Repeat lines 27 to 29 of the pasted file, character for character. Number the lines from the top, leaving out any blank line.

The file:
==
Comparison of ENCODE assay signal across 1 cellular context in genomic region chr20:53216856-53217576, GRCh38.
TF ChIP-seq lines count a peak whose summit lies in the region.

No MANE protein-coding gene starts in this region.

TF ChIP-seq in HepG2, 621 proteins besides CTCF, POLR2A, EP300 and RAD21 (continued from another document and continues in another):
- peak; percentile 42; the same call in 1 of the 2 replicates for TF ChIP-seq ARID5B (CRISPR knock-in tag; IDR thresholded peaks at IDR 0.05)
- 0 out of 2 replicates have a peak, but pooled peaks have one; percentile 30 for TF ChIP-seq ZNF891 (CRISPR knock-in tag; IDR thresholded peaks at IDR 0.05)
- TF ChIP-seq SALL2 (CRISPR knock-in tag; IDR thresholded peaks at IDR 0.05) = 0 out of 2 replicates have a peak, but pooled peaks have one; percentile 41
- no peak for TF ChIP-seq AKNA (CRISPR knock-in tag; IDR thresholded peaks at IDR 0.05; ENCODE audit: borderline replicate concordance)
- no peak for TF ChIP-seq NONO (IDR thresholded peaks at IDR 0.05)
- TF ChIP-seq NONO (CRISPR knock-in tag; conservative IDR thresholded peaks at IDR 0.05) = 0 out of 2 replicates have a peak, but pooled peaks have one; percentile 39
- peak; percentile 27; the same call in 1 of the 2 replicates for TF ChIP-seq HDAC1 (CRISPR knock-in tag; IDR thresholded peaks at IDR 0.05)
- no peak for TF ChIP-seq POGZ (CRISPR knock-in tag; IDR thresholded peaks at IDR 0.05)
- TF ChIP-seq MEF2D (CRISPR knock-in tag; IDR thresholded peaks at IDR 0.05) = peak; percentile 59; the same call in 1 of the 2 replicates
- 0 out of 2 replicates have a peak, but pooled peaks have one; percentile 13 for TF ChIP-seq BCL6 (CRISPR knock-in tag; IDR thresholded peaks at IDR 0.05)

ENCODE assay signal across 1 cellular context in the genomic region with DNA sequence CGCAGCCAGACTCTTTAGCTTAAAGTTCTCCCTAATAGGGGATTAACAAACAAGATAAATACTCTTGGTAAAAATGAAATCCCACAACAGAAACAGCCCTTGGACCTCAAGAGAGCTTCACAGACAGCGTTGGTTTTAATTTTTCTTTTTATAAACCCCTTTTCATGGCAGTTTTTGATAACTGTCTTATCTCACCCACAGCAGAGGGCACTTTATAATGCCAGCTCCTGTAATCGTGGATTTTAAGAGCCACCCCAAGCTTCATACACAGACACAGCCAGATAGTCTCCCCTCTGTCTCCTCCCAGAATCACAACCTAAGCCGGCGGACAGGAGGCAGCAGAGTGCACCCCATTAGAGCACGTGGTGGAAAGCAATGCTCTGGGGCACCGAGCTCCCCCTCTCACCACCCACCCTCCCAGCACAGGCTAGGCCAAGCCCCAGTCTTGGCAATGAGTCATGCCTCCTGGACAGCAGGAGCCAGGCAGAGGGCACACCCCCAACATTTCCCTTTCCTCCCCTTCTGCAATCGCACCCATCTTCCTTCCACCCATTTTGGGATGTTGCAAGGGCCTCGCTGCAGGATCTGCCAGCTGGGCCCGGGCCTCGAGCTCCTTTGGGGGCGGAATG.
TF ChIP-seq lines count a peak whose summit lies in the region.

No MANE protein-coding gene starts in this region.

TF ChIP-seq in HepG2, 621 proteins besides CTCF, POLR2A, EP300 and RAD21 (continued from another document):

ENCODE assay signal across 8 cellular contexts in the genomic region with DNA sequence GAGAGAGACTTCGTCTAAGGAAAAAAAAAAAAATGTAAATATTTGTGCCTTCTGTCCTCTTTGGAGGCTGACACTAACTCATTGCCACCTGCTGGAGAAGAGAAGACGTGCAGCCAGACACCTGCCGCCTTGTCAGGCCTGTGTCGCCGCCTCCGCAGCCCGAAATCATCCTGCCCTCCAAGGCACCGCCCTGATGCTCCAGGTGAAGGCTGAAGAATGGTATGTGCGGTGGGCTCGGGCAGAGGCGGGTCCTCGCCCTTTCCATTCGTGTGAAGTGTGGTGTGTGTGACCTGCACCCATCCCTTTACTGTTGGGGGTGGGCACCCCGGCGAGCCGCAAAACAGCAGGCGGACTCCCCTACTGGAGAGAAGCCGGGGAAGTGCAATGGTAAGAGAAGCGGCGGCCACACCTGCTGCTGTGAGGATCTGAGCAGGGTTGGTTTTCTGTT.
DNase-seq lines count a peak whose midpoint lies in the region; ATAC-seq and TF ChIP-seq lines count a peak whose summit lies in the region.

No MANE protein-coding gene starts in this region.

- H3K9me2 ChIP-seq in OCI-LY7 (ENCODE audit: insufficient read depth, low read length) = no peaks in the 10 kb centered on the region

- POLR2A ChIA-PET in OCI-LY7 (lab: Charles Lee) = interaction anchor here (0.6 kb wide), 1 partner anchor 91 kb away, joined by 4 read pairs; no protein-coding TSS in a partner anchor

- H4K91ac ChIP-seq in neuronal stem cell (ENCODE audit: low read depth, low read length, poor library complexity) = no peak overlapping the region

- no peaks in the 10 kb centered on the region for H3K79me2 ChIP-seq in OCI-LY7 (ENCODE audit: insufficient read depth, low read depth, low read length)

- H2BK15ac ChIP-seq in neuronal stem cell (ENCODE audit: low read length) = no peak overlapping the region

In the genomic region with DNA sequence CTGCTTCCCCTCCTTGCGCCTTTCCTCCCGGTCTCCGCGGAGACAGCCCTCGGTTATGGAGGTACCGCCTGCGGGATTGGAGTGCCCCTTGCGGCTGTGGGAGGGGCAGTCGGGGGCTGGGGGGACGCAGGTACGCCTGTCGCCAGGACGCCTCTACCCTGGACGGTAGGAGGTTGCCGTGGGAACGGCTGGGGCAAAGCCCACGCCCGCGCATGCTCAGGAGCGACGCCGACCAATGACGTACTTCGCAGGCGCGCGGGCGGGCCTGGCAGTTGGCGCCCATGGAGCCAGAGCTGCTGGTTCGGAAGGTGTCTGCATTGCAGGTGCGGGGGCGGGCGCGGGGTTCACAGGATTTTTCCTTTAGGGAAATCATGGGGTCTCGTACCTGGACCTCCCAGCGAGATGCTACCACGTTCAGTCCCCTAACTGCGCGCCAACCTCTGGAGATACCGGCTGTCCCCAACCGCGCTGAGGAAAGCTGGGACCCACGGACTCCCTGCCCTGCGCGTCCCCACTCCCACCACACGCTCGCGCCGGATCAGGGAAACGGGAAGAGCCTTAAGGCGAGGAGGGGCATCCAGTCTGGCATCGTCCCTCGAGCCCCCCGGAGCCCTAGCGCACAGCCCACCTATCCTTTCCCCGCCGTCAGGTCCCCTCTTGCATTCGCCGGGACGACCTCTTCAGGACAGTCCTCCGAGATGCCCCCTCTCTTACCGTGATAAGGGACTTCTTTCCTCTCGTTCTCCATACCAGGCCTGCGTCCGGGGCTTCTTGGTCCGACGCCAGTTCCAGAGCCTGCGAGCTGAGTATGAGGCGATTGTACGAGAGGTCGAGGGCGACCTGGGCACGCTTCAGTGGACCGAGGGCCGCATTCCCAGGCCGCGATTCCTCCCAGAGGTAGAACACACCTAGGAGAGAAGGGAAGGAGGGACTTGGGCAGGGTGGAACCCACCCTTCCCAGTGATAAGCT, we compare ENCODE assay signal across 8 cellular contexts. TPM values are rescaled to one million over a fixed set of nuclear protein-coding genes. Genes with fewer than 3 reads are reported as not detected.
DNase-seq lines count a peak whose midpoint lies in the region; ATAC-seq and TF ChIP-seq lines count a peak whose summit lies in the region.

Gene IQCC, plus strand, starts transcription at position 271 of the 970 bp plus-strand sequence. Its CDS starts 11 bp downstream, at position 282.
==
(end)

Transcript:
In the genomic region with DNA sequence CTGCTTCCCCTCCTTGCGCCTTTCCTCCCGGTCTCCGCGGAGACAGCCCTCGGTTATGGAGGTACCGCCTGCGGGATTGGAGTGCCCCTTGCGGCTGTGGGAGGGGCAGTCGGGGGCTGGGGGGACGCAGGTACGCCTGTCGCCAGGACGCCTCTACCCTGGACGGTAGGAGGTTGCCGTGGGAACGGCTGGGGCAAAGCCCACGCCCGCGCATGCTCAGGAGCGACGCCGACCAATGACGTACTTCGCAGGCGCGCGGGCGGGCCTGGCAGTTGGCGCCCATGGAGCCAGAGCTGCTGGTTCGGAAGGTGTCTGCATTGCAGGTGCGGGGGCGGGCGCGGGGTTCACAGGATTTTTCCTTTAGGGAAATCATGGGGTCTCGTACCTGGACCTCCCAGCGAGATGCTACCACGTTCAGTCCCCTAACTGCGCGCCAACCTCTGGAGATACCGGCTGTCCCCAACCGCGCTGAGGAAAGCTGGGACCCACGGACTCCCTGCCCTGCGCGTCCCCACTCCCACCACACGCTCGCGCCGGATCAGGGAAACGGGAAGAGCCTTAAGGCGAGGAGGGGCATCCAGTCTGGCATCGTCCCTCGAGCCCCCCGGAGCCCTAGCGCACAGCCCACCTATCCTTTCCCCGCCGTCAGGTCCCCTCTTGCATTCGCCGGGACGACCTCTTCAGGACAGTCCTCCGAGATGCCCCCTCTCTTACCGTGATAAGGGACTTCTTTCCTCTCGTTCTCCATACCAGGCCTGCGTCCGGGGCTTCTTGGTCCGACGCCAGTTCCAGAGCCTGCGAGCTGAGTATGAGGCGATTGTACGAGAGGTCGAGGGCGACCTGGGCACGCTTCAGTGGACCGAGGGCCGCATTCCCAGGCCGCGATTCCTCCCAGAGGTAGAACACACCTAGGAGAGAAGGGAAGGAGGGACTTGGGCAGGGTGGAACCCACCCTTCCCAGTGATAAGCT, we compare ENCODE assay signal across 8 cellular contexts. TPM values are rescaled to one million over a fixed set of nuclear protein-coding genes. Genes with fewer than 3 reads are reported as not detected.
DNase-seq lines count a peak whose midpoint lies in the region; ATAC-seq and TF ChIP-seq lines count a peak whose summit lies in the region.

Gene IQCC, plus strand, starts transcription at position 271 of the 970 bp plus-strand sequence. Its CDS starts 11 bp downstream, at position 282.